Sandra Bouguerch is an interdisciplinary artist exploring an ongoing enquiry into the ‘Notion of Self’. Her practice incorporates an array of media such as video, installation, photography, sound, performance and text through which she creates atmospheres. Since achieving a first class degree in Fine Art (2012) Sandra has been included in several art prizes alongside invites from numerous group shows and invited to exhibit at the Marrakech Bienniale 6.
She is a studio holder and member of the Northwest art collective NEO:ARTISTS and has recently won an AIR Award and first prize in the Waterside Open.
1. What was it like to win the AIR Award in March for your moving piece IM-PRINT and your first prize at Waterside Open in the same month with ‘Tarred’ a portrait of your late father?
I was surprised and thrilled because the artworks I create are not particularly aesthetically pleasing to the viewer because they are concept driven. Often they are based on relationships and issues in an attempt to push the boundaries of self-discovery, which possibly makes ‘for some’ uncomfortable viewing. Being awarded two prizes the same week re-enforced my value and success as an artist and the artwork I am creating.
2. How has your practice changed over the years?
I graduated in 2012 and became a Neo:artist studio member, prior to that I was a graphic designer for 22 years stuck in a rut. I had always been interested in art albeit in a naive way, having limited knowledge of contemporary art before I studied at Bolton University in 2009.
My practice is becoming clearer and less distilled, however I am a person who enjoys trying various ways of working rather than focusing on one thing at a time, mainly because generally I have an abundance of ideas. Perhaps people see me as a self-absorbed person coming form an only child background it was ‘all about me’. Initially I involved myself physically within the artwork and then took on other roles or positions. I do also enjoy working, sharing ideas and collaborating with others.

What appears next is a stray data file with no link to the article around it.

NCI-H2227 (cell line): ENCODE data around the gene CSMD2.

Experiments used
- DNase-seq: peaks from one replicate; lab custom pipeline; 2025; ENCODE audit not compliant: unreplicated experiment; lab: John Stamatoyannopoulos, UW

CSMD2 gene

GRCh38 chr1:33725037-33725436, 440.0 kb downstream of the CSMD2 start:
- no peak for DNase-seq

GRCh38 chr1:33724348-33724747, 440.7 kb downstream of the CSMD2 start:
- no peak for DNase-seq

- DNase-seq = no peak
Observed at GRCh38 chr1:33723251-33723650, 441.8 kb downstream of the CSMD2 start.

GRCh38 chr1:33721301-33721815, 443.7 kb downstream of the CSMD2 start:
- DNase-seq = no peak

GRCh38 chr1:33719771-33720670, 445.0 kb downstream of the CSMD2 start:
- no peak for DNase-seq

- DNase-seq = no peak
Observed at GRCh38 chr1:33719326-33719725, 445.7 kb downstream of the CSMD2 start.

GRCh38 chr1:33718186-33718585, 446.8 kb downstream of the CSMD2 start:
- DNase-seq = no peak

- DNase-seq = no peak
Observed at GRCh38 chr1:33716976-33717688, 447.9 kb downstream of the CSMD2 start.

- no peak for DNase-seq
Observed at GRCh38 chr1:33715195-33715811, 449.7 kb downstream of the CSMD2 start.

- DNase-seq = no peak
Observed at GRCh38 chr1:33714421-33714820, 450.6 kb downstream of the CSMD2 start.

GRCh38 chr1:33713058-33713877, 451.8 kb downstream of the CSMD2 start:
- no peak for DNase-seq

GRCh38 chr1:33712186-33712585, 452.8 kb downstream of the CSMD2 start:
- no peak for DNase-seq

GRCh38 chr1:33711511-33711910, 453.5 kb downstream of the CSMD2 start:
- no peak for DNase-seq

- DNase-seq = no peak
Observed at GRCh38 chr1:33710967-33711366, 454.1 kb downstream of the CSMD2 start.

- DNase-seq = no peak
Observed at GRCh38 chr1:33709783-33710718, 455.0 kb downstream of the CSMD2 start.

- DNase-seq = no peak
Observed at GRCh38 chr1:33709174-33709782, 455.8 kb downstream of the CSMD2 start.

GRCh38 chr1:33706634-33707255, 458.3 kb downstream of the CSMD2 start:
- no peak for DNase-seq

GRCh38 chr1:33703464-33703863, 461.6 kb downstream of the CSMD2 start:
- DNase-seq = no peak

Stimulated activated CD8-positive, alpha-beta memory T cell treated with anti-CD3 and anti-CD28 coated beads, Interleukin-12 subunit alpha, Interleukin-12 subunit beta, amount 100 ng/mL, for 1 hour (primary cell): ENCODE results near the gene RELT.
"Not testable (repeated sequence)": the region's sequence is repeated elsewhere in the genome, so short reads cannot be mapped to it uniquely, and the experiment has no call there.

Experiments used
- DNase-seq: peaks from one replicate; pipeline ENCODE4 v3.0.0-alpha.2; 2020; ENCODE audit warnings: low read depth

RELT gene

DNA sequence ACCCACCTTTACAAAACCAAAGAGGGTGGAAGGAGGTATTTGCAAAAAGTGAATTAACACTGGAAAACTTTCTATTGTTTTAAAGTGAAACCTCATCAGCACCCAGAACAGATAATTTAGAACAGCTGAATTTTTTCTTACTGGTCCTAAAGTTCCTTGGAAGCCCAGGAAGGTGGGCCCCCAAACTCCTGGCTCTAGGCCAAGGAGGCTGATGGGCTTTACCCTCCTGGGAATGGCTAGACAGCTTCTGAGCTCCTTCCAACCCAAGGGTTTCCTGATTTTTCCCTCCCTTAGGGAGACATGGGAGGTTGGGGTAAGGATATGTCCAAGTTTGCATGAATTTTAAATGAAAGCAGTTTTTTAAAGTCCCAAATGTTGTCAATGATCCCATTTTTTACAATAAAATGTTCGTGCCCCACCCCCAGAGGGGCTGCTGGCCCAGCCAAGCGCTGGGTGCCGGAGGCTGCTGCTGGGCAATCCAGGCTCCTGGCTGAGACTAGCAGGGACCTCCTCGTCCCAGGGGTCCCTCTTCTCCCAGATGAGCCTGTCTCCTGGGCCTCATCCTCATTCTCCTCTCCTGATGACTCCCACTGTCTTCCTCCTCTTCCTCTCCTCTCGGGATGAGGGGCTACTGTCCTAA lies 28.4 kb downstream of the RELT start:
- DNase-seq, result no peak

3. Does being a female artist impact on your work?
Yes because my artwork is from my own perspective of life.
4. Can you describe a specific piece of yours and how it relates to your personal life?
The work I collaborated with my father from 2012 to 2015 has been the most significant due to the situation I was placed in, from being free and single to becoming a full-time carer. Dad moved in with me due to a decline in his health displaying early signs of dementia the same month I graduated. So as a way of coming to terms and processing my situation I began to record our relationship using various forms of media. I asked my father to sign a document in which he stated he was “supportive and happy to collaborate in my ideas and artworks”. I felt this was necessary due to the risk of being accused of manipulating a person who would be future classed as a vulnerable adult.
5. What are you working on now?
I have had a month rest after organising and curating ‘INTERFACE’ an ambitious and challenging 23 artist group exhibition at Neo:gallery23 collaborating with two other neo:artists.
Beginning in July I have booked a 5 day National Summer School opportunity delivered by artists Priska Falin and Helen Felcey at Spode to discover more about clay and ceramics having recently become seduced by clay and the process of using it.
AIR Gallery in Altrincham has approached me to be one of the Judges for their ‘Summer Open’ which will be a valuable new experience. Plus I have been invited to participate in a group exhibition ‘Self and Other’ at Neo:gallery23 in August and will be developing new work using fabric paint as my chosen medium to work on concepts of conversations, narratives, the ‘said’ and ‘unsaid’ and perhaps a performance collaboration.
In September I will be participating in ‘Part2 of Corduroy’ a Swedish and Neo:artists group exchange based on Globalisation and Industrialisation, and I have made numerous works about consumption. Part1 was a 5 day visit to SK44 in Stockholm in August 2017 where we all presented new artworks in 2 locations within the city.
Although successful in terms of exhibiting nationally and internationally, my practice is financially non-profitable and I have a studio, materials and travel costs to pay for. Therefore I recently set up Sandra Bouguerch ‘Creative Companion’ a business using art to enhance and inspire lives. I especially enjoy working with older people and my personal experience is an asset which will enable me to focus on people and carers living with dementia.